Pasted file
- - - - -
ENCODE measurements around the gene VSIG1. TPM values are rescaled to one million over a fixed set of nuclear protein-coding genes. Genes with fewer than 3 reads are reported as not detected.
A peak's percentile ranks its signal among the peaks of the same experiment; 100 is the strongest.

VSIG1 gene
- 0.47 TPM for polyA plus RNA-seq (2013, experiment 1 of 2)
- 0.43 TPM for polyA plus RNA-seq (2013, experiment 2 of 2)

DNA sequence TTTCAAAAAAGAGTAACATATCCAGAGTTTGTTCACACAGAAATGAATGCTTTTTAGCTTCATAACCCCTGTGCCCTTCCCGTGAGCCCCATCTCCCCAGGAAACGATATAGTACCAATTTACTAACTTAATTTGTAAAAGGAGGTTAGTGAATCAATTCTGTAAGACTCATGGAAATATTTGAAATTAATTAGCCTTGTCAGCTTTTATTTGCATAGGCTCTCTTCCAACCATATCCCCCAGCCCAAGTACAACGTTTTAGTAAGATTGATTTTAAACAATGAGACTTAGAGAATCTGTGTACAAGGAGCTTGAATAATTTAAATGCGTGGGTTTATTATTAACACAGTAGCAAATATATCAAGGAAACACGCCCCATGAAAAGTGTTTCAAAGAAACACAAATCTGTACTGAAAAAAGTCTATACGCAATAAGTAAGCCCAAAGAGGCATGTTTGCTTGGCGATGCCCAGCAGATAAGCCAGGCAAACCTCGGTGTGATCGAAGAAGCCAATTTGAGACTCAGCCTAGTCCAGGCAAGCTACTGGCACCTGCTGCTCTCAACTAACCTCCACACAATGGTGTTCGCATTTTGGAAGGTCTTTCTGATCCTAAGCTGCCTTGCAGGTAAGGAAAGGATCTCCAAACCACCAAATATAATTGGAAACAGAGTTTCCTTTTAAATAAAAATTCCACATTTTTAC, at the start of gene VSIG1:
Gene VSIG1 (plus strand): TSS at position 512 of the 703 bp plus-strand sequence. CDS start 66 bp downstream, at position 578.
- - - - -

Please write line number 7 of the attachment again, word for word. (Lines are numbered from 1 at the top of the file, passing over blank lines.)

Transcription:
Gene VSIG1 (plus strand): TSS at position 512 of the 703 bp plus-strand sequence. CDS start 66 bp downstream, at position 578.